Machairas lies at an altitude of about 900 m and was founded at the end of the 12th century close to the current village of Lazanias. Legend has it that an unknown hermit smuggled one of the 70 icons said to have been painted by Luke the Apostle secretly from Asia Minor to Cyprus. This icon of the Virgin Mary remained in its hiding place until the arrival of two other hermits from Palestine in 1145: Neophytos and Ignatius who stumbled across the icon in a cave. To reach it, they had to machete their way into the cave through the thick plant growth, so the icon assumed the name 'Machairotissa' in reference to the Greek word for knife μαχαÎ¯ρι (Makhaira). The whole monastery founded on this site takes its name from this icon.
Following the death of Neophytos, Ignatios travelled with Prokopios (another hermit) to Constantinople in the year 1172 where they succeeded in obtaining financial assistance from the then Byzantine emperor Manuel I Komnenos. The monastery was also granted ownership of the entire mountain on which it is now situated and the status of stavropegion (meaning it remained independent of the area bishopric). The initial monastery was then enlarged by the monk Neilos in the early 13th century. He became the first abbot of the monastery (later he even became bishop of Tamassos). The monastery received further grants from two other Byzantine emperors: Emperor Isaac II Angelos granted cash and land in Nicosia and Emperor Alexios III Angelos donated 24 serfs.
The monastery has a rectangular layout and a red-tiled timber roof. The main entrance faces towards the east; a second faces due west. The supporting buildings and monks' cells are built around a centrally located church designed in Byzantine style. The main aisle of the church is lined with an attractive row of columns. It is covered by a dome and the large tiled roof. The interior of the church is decorated with religious icons, chandeliers, stone floors and wall frescoes. As expected, the icon of the Virgin Mary takes a prominent position. Currently the monastery holds 20-30 Orthodox 25 monks who live off of agricultural activities.References:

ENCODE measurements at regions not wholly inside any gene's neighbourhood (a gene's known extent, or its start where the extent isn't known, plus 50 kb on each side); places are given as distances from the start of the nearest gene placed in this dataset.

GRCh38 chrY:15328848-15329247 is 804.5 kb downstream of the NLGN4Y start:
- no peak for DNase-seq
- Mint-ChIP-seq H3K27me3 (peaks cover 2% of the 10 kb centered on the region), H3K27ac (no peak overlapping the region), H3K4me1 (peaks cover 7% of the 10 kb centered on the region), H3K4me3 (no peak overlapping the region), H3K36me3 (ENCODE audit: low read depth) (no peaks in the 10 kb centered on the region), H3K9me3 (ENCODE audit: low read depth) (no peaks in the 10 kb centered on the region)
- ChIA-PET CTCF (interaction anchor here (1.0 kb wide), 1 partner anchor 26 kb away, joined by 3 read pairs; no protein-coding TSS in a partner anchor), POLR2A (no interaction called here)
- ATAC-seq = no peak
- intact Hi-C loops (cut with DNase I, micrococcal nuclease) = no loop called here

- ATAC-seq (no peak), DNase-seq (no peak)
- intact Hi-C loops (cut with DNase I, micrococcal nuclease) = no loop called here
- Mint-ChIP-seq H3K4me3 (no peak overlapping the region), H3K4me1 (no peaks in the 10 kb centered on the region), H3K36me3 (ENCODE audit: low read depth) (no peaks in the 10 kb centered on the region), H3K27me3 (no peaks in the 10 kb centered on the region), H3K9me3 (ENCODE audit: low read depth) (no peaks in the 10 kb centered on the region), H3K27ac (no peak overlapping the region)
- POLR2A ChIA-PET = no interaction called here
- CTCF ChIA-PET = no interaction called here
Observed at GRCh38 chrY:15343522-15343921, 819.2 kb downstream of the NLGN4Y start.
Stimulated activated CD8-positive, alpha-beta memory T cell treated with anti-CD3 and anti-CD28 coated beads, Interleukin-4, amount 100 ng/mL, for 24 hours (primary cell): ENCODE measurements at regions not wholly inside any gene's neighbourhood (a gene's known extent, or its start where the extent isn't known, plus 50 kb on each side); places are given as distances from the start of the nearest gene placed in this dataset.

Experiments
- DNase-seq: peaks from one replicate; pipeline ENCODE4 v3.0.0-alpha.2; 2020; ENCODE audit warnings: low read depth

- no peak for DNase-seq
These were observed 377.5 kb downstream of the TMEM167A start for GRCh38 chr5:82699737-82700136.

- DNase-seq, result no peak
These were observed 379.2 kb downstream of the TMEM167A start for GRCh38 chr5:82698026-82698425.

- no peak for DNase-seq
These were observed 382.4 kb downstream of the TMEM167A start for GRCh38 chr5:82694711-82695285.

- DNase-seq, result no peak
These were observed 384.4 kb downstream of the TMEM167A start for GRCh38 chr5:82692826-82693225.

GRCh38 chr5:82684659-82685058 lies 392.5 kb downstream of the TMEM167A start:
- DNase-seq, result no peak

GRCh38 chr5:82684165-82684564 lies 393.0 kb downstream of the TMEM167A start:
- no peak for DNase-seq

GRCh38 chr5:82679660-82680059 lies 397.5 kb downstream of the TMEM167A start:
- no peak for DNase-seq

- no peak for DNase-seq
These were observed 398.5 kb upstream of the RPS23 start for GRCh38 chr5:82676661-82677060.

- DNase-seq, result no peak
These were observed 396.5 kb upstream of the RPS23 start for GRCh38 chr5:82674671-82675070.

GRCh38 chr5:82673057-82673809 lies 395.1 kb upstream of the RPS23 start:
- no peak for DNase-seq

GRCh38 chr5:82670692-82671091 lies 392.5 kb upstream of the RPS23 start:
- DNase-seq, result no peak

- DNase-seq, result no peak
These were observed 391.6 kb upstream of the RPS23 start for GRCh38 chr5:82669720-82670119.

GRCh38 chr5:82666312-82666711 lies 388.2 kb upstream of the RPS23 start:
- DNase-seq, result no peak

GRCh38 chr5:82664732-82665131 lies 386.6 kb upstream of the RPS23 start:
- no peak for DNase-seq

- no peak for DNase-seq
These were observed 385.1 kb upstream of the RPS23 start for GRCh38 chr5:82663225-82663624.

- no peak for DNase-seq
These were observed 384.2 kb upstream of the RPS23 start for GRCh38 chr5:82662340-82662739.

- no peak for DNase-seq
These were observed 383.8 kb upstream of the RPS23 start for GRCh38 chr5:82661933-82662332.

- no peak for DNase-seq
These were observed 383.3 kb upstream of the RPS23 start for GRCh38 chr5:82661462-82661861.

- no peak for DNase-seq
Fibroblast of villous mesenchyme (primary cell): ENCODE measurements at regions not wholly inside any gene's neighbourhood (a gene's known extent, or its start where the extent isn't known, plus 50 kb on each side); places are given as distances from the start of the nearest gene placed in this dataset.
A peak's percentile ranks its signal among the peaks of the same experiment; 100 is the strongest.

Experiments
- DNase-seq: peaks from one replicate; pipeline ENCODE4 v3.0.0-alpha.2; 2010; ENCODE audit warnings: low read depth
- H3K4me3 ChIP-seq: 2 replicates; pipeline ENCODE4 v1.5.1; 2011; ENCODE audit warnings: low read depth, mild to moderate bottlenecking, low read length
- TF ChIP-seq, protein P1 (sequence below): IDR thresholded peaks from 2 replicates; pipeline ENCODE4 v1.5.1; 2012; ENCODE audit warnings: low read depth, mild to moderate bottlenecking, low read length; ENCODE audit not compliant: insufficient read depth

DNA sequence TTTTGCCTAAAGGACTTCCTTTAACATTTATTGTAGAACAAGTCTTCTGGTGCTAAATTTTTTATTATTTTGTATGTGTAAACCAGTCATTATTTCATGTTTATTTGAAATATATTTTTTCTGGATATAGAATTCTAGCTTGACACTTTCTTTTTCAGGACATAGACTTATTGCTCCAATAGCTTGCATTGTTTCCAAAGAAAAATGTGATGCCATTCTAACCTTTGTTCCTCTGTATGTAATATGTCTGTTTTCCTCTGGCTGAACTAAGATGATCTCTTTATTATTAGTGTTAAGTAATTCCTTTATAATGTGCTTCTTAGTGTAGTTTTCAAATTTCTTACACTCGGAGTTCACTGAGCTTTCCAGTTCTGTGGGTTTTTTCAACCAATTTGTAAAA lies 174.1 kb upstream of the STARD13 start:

Roman Walls of Lugo are an exceptional architectural, archaeological and constructive legacy of Roman engineering, dating from the 3rd and 4th centuries AD. The Walls are built of internal and external stone facings of slate with some granite, with a core filling of a conglomerate of slate slabs and worked stone pieces from Roman buildings, interlocked with lime mortar.
Their total length of 2117 m in the shape of an oblong rectangle occupies an area of 1.68 ha. Their height varies between 8 and 10 m, with a width of 4.2 m, reaching 7 m in some specific points. The walls still contain 85 external towers, 10 gates (five of which are original and five that were opened in modern times), four staircases and two ramps providing access to the walkway along the top of the walls, one of which is internal and the other external. Each tower contained access stairs leading from the intervallum to the wall walk of town wall, of which a total of 21 have been discovered to date.
The defences of Lugo are the most complete and best preserved example of Roman military architecture in the Western Roman Empire.
Despite the renovation work carried out, the walls conserve their original layout and the construction features associated with their defensive purpose, with walls, battlements, towers, fortifications, both modern and original gates and stairways, and a moat.
Since they were built, the walls have defined the layout and growth of the city, which was declared a Historical-Artistic Ensemble in 1973, forming a part of it and becoming an emblematic structure that can be freely accessed to walk along. The local inhabitants and visitors alike have used them as an area for enjoyment and as a part of urban life for centuries.
The fortifications were added to UNESCO"s World Heritage List in late 2000 and are a popular tourist attraction.